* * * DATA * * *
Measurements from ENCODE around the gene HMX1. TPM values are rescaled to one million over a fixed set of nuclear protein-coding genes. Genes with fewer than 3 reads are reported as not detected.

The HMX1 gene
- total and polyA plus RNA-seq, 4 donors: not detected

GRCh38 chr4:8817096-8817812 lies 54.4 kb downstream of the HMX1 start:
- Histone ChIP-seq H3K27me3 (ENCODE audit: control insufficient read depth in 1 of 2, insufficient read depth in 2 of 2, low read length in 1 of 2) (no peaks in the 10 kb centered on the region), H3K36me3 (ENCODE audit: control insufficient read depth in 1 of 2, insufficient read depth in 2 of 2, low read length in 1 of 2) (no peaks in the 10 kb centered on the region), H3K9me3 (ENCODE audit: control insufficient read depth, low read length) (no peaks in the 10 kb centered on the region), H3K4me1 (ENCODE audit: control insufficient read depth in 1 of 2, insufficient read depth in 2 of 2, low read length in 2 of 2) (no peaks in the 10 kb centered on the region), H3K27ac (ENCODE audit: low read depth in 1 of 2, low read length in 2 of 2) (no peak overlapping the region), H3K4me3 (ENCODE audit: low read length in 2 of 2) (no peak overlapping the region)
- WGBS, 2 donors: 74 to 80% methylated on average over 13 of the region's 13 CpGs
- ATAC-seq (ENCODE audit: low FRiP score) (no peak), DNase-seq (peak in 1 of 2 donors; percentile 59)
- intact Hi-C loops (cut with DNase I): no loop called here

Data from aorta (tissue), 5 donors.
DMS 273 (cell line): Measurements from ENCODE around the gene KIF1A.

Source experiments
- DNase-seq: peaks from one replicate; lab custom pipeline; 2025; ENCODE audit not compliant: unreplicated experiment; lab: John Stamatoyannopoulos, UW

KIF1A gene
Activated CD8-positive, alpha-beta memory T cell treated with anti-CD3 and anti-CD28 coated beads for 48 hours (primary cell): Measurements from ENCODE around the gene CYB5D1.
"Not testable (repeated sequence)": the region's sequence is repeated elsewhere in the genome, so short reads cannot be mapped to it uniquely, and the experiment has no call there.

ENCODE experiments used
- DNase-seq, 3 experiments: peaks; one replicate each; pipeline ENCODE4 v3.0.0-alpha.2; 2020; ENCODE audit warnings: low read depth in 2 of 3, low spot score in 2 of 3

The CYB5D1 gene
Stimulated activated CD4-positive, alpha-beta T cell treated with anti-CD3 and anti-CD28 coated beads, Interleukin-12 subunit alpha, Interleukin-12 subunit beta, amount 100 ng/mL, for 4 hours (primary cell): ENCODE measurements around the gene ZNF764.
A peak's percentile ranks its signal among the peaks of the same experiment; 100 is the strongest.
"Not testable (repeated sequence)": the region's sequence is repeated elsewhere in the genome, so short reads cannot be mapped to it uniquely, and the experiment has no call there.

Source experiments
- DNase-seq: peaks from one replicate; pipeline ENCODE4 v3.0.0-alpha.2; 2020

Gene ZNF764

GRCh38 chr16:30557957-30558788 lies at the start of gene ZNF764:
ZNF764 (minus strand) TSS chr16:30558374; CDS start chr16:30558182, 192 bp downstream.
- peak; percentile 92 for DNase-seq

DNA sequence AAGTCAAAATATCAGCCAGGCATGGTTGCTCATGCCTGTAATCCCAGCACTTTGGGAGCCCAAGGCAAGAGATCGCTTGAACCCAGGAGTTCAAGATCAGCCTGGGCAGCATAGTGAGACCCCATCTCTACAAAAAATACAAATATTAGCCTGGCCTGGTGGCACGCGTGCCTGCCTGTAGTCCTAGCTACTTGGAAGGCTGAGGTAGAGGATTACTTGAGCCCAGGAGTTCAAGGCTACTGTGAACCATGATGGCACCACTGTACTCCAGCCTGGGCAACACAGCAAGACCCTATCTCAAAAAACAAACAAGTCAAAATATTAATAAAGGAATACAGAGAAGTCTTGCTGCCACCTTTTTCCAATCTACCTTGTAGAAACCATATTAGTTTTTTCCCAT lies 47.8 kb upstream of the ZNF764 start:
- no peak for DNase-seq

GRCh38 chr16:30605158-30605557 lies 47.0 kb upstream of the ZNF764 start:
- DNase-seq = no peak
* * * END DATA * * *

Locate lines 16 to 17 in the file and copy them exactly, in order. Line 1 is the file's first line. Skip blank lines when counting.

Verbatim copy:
ENCODE experiments used
- DNase-seq, 3 experiments: peaks; one replicate each; pipeline ENCODE4 v3.0.0-alpha.2; 2020; ENCODE audit warnings: low read depth in 2 of 3, low spot score in 2 of 3